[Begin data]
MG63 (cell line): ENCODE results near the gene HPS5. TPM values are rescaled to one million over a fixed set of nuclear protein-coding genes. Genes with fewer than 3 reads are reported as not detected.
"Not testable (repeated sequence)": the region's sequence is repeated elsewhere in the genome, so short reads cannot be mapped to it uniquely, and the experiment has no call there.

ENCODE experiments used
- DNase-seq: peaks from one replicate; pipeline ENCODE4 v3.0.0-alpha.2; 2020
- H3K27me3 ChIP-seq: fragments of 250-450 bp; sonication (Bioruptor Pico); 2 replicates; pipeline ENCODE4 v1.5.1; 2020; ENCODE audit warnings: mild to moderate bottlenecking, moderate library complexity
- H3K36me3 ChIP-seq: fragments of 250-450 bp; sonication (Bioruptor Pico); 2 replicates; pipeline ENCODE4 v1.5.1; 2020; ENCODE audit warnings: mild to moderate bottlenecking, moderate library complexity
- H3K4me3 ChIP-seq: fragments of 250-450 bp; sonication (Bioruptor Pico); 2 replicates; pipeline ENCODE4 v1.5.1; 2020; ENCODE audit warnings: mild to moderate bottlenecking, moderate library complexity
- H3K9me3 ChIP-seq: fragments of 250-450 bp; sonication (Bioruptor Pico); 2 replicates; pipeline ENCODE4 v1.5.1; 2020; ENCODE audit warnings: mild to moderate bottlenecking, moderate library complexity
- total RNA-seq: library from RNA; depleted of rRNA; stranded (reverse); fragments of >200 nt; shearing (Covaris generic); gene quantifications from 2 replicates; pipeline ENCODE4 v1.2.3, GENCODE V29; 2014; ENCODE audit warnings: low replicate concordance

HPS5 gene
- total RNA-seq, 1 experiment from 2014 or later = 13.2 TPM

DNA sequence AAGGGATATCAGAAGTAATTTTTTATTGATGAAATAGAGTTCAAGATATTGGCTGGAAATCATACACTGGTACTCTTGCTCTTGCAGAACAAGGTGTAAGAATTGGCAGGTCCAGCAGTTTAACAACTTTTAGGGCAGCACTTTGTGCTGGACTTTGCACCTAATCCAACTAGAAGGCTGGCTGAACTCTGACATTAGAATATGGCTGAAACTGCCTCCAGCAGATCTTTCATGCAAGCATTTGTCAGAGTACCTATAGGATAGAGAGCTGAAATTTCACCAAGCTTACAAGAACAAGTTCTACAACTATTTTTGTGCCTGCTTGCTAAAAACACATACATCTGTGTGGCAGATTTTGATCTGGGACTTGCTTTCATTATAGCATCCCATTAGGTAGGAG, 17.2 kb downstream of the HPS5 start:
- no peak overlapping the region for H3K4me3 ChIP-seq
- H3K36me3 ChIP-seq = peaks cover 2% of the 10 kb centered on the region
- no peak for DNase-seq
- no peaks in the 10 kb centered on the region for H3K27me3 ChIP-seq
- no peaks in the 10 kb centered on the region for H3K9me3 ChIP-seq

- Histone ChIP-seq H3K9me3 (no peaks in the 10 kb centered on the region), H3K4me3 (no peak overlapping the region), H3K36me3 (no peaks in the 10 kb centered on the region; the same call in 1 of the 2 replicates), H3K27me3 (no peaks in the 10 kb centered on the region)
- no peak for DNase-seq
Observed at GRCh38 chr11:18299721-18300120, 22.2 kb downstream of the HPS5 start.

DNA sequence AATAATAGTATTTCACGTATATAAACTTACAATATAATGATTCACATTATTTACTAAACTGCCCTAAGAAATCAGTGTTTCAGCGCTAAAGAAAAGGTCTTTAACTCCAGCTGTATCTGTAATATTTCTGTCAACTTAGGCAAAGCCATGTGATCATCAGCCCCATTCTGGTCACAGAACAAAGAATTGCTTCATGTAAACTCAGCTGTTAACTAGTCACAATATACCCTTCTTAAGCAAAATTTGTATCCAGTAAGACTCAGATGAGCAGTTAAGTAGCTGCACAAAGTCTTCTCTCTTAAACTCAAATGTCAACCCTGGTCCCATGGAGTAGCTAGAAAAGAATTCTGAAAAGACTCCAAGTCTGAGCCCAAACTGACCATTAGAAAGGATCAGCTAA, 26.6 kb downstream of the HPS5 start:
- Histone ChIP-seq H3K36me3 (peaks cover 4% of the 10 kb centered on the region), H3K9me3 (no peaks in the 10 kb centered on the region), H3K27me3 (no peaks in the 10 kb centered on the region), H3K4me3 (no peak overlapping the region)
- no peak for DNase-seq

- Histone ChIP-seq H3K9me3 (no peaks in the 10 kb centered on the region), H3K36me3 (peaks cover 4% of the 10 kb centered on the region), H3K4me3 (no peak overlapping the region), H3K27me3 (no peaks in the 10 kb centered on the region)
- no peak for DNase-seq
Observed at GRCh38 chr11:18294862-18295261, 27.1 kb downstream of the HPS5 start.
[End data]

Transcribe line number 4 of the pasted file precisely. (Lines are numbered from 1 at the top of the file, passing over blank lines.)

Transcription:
- DNase-seq: peaks from one replicate; pipeline ENCODE4 v3.0.0-alpha.2; 2020